However, if you’re feeling SAD because you have depression, don’t wait for the seasons to change. Talk to your doctor! There’s no reason to suffer, especially when there are so many treatment options. If you’re already being treated for depression, your doctor may recommend light therapy or a vitamin D supplement, or your doctor may decide to put you on a different medication. 


If you haven’t talked to your doctor about feeling down, don’t worry or feel ashamed. Depression is a very real medical condition – it has nothing to do with willpower and it’s not your fault. Your doctor has your back, and so do all of us at AltaMed!


 

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Mental Health Matters

December 03, 2018

Mental Health is Part of Your Health
group of friends

The first step is recognizing that your mental health is your health. Your mental health can also affect your physical health in some serious and surprising ways. When you’re feeling down, you may be less likely to take care of yourself: you may skip dosages of a medication or not get enough sleep. You may also engage in riskier behavior, such as drinking or eating to excess, taking drugs, or acting out aggressively.

It goes both ways: people with chronic conditions may be more likely to suffer from poor mental health. And if you have a physical condition AND you suffer from depression, you may have worse health outcomes.
 

Understand the Difference Between Sadness and Depression
depressed man

You’re probably no stranger to sadness: it’s an emotion that makes you feel bad or down, usually following an unfortunate or unpleasant event, such as the death of a loved one, the loss of a job, or ending a relationship. Sadness is a common, and even appropriate reaction to these circumstances.

But in some cases, the sadness becomes something more, and can manifest in intense and even physical symptoms such as:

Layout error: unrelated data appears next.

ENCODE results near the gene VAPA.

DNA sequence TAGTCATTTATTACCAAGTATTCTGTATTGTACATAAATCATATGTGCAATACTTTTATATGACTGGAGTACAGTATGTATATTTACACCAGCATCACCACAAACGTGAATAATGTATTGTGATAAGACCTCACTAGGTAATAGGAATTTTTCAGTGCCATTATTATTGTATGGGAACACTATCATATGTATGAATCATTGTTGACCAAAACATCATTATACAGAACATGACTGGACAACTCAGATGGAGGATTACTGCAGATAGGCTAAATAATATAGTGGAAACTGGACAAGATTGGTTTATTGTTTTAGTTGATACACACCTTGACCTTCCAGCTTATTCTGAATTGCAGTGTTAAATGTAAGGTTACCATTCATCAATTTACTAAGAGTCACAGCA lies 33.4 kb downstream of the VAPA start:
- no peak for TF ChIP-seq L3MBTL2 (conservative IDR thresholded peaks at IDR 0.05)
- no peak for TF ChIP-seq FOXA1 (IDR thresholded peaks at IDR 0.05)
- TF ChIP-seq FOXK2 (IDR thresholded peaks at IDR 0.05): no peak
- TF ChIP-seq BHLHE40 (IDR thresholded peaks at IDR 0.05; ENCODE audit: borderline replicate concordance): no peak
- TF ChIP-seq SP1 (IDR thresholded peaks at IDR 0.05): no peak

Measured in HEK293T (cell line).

• Fatigue/loss of energy
  • Loss of interest in things you used to enjoy
  • Difficulty concentrating
  • Significant weight loss or gain
  • Difficulty concentrating
  • Feelings of worthlessness

If you have any of these feelings that last almost all day, for at least two weeks, and it’s gotten to the point that it interferes with your daily activities, you may actually suffer from depression.

Depression is a serious condition. It may have its roots in an event, such as a major life change (getting fired, moving away from family and friends…even the stress from a happy event like getting married may trigger it). It can be a physical condition, or it may run in your family. Even getting less daylight can cause depression. 

There’s a common myth that you can just snap out of it; perhaps if you just get some fresh air, talk to a friend, or treat yourself to a nice meal, you’d be able to cheer yourself up. But that’s not how depression works. It’s not a matter of will power, commitment, or positive thinking. Unless you get help, depression can last for months or even years.
 

Seek Out Professional Help
woman at doctor

If you think you’re suffering from depression or mental illness, talk to a doctor. Under the Affordable Care Act, all health care plans are required to provide coverage for mental health care.